Gender Equality and Economic Growth

Gender equality is not only a matter of human rights but also a driver of poverty reduction and good governance. The World Bank’s Gender Employment Gap Index (GEGI) predicts that closing all gender gaps would result in a 20% increase in GDP across all countries.  

Namibia’s Commitment to SDG 5

Working on SDG 5 in Namibia achieved the following: 

  • Achieving gender balance in the labor force: In 1990, women represented 45.6% of the workforce. As of 2022, women represent 49.8%
  • Ensuring gender-equitable education for males and females: In 1990, women’s literacy rate was 74%. Currently, the rate for women above 15 is 91.4%, equal to that of men.  
  • Increasing the representation of women in national government positions: In 2013, women held 24.36% of government positions. As of February 2021, women held 44.2% of parliamentary seats.
  • Increasing women’s use of technology: Around 93.6% of female-headed households have mobile telephone access.  

These accomplishments are a testament to the influence SDG 5 has had on local and national legislation, education and public awareness in Namibia. The Namibian government has implemented and enforced legislation prohibiting sex-based discrimination in the workforce and public campaigns promoting positive gender roles while eradicating harmful practices such as female genital mutilation. These efforts have facilitated women’s transition from the informal to the formal economy, giving autonomy to women and bringing them into the workforce. As of 2023, more than 50% of women are in the workforce, and 80% of Namibian women hold a bank account through an institution or online platform. 

Critical Success Factors: Collaboration

Namibia’s success in meeting SDG 5 goals is due to a cooperative effort between international organizations led by the UN, local Namibian government institutions and citizen-led movements. Namibia achieved a remarkable 91.7% implementation of the SDG 5 programs through this collaborative effort.

Participation of the UN has been vital to meeting SDG 5 in Namibia. Particularly noteworthy was the support from the United Nations Children’s Fund, the United Nations Population Fund and UN Women. Furthermore, local and governmental institutions within Namibia played crucial roles. In fact, the Namibia Ministry of Health and Social Services and the Namibia Ministry of Gender Equality played essential roles in following these advancements.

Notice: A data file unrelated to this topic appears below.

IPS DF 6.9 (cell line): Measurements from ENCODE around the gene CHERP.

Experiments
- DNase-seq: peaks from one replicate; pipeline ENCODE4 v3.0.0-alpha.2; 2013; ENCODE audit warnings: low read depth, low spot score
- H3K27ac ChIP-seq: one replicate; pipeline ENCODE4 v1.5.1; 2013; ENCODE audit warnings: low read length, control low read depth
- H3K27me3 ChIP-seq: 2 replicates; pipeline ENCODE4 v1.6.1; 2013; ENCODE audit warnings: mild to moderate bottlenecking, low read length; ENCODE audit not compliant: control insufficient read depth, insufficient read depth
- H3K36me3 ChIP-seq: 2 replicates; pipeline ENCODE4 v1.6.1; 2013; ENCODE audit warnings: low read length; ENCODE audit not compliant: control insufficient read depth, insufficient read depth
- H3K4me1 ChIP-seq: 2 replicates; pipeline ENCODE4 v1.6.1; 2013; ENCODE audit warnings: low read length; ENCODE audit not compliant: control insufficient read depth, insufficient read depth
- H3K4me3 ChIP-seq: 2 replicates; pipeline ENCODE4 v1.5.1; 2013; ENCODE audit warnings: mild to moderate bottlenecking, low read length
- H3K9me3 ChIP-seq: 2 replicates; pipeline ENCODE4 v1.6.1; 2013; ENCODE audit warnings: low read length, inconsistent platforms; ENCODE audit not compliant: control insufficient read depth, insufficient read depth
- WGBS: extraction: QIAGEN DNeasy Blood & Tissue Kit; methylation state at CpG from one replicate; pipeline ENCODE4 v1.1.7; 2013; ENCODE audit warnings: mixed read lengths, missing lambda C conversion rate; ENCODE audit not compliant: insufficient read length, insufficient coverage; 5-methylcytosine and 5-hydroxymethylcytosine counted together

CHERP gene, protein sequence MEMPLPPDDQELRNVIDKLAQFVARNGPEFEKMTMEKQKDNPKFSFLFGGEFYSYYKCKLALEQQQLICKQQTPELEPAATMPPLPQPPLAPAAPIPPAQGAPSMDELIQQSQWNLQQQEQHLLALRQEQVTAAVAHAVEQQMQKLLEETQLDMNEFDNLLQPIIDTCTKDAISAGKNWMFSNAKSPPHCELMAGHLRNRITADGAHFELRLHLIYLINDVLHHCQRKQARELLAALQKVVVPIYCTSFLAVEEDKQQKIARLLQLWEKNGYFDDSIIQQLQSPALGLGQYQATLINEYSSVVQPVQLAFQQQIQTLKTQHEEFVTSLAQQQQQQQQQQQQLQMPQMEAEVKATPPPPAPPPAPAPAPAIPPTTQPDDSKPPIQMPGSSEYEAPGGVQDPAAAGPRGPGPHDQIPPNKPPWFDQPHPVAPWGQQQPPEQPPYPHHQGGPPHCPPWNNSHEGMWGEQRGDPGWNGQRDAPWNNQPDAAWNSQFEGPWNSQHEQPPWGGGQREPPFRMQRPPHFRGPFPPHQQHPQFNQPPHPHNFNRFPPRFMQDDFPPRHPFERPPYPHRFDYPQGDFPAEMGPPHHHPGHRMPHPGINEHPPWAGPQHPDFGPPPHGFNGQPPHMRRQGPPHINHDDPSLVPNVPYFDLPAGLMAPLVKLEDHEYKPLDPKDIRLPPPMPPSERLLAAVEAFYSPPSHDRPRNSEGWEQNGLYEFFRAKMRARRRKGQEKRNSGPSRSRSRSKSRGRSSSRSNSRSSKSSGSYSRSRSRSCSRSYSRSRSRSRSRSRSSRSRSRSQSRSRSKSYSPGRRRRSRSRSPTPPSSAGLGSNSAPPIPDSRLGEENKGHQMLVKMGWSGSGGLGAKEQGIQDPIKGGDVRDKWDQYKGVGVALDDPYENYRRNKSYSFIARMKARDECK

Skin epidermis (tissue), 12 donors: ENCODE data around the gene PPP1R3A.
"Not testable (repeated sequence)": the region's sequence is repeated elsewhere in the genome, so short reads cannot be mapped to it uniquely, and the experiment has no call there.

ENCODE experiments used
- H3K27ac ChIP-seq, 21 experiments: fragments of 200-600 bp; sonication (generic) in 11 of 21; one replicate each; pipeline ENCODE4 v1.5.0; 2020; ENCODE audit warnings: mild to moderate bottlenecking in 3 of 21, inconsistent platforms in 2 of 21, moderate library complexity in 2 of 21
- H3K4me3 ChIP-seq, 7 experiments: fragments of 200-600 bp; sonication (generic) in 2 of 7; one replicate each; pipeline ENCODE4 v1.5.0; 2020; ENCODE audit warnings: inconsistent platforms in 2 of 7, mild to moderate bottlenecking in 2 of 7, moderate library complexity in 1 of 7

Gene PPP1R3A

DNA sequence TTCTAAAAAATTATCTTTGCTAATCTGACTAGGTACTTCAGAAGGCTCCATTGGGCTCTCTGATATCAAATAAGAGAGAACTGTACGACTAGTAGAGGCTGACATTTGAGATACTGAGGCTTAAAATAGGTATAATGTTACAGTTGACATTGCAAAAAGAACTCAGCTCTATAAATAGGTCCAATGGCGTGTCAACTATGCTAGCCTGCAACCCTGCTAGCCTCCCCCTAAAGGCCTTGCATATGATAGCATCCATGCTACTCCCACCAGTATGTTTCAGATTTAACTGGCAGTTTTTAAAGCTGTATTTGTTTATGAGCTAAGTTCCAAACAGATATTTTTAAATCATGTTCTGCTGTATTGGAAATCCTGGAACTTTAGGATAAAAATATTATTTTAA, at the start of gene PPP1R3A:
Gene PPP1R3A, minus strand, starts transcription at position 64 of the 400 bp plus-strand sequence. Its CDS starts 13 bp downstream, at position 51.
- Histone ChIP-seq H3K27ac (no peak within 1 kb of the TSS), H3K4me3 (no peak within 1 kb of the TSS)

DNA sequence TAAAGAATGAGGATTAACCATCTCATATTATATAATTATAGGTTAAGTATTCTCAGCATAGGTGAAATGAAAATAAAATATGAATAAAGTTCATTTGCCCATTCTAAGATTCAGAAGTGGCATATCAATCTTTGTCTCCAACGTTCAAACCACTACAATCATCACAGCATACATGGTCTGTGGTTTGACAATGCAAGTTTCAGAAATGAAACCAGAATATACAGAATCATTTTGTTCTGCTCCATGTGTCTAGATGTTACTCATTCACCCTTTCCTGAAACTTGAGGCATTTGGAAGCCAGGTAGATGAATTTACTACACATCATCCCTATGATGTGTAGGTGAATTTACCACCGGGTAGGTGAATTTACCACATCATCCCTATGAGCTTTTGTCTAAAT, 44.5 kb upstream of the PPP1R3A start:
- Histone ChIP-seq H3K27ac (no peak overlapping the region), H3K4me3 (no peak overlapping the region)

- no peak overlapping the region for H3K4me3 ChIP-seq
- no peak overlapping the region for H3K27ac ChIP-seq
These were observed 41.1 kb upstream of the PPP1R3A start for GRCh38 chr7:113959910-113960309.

Another notable role involved Namibian citizens. The “ShutItAllDown” movement in October 2020 propelled the country into action, calling for the protection of women against gender violence. Protests in Namibia’s capital, Windhoek, began in response to gender-based violence following the femicide of Shannon Wasserfall as a result of protesters’ demands. Namibia implemented security measures to enhance women’s protection. The government implemented a school curriculum focused on gender-based violence and enhanced training for police officers.

The Way Forward

To address poverty among women in Namibia, a robust political movement has emerged, accompanied by increased budgetary allocations for gender mainstreaming. National initiatives focus on preventing and educating against gender-based violence, and a recent positive step involves the elimination of the “tampon tax.” Legal foundations, such as The Namibian Constitution (1990) and the Combating of Domestic Violence Act (2003), along with affirmative action, contribute significantly to gender equality and poverty reduction.

Despite commendable progress, challenges persist, necessitating continued efforts. Achieving gender equality is an enduring process demanding sustained commitment across various sectors. Notably, Namibia’s significant strides in fulfilling SDG 5 exemplify the attainability of such goals. Also, Namibia’s progress could serve as an inspiration for neighboring countries.

– Isabella Oliver-Steinberg
Photo: Flickr

According to UNICEF, over 600 million women worldwide were married before the age of 18. U.N. Women in Kayes, Sikasso and Moptiwas identified Mali, the eighth largest country in Africa, as a hotspot for child marriage. A study conducted by the National Library of Medicine found that 58.2% of Malian women aged 18-49 were married before their 18th birthday and 20.3% before the age of 15. There are several factors driving child marriage, but poverty is a particularly influential force. As one of the poorest nations in Africa, Mali is extremely vulnerable to child marriage practices with over 50% of the population living in extreme poverty. While its humanitarian situation has worsened in recent years, Mali is committed to eliminating child marriage through national and global initiatives.